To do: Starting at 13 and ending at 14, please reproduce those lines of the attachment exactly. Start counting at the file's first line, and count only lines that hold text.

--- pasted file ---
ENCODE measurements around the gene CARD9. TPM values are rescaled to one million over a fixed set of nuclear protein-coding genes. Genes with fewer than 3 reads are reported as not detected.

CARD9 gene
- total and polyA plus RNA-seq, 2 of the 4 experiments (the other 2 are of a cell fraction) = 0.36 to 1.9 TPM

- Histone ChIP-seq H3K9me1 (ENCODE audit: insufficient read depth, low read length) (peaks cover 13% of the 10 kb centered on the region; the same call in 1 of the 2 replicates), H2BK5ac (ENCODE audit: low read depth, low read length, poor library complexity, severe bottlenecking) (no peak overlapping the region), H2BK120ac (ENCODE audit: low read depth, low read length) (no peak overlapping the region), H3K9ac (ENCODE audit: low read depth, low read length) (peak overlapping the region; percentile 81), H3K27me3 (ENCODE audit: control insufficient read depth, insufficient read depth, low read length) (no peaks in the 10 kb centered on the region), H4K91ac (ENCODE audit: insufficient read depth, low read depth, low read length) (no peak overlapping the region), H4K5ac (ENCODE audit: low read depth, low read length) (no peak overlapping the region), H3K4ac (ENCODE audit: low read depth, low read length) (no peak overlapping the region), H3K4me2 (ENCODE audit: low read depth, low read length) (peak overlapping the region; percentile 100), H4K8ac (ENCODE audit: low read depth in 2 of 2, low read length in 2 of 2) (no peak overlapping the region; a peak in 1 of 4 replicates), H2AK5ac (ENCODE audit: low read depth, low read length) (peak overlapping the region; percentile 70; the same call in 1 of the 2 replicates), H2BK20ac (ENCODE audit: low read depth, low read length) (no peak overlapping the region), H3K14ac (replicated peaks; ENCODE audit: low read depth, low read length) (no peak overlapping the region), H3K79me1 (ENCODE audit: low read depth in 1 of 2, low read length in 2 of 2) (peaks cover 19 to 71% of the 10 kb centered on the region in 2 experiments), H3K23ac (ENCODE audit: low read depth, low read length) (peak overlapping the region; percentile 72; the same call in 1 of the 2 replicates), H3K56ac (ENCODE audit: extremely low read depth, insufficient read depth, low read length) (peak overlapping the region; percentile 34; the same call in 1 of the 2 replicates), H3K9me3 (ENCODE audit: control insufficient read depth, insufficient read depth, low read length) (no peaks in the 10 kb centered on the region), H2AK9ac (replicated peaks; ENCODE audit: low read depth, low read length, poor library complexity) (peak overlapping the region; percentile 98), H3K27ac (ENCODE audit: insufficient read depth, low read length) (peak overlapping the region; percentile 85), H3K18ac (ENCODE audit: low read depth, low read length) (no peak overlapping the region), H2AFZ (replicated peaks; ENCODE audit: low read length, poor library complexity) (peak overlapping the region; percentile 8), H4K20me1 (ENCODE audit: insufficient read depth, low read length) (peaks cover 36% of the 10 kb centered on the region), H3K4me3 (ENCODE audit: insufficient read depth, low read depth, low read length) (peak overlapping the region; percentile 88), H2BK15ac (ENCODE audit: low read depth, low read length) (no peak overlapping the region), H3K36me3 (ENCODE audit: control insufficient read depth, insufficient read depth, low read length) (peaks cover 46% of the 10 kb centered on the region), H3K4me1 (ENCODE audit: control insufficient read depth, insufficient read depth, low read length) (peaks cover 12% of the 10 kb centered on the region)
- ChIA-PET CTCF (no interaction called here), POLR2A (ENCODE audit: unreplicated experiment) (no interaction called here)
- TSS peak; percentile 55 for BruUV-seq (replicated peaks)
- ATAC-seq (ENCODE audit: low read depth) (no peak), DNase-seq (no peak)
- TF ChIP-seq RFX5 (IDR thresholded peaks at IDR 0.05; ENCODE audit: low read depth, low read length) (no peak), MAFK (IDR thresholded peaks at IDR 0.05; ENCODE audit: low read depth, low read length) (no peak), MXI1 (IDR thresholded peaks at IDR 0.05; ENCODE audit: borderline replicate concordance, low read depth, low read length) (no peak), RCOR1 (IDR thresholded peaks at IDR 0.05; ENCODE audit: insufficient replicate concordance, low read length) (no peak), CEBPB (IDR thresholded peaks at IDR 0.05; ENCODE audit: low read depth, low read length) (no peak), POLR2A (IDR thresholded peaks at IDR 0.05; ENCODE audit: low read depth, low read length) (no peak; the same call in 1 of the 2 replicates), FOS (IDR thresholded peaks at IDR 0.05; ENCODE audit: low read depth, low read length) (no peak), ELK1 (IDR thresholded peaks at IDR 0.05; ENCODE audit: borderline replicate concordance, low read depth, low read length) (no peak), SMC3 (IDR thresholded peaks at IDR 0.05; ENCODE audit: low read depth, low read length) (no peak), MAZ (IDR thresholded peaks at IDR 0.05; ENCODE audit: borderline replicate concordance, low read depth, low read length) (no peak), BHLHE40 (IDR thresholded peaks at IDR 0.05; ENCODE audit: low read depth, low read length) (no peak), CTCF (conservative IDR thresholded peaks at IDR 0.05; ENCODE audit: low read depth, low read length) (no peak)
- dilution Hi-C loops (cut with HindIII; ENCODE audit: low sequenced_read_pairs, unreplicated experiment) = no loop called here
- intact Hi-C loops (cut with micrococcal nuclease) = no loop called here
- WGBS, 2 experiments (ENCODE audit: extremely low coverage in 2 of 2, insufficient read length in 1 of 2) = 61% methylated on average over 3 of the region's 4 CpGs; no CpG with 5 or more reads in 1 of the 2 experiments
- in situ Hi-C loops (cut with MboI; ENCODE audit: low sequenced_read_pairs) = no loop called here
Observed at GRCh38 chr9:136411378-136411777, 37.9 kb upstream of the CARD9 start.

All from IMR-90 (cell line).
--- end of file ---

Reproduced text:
Observed at GRCh38 chr9:136411378-136411777, 37.9 kb upstream of the CARD9 start.

All from IMR-90 (cell line).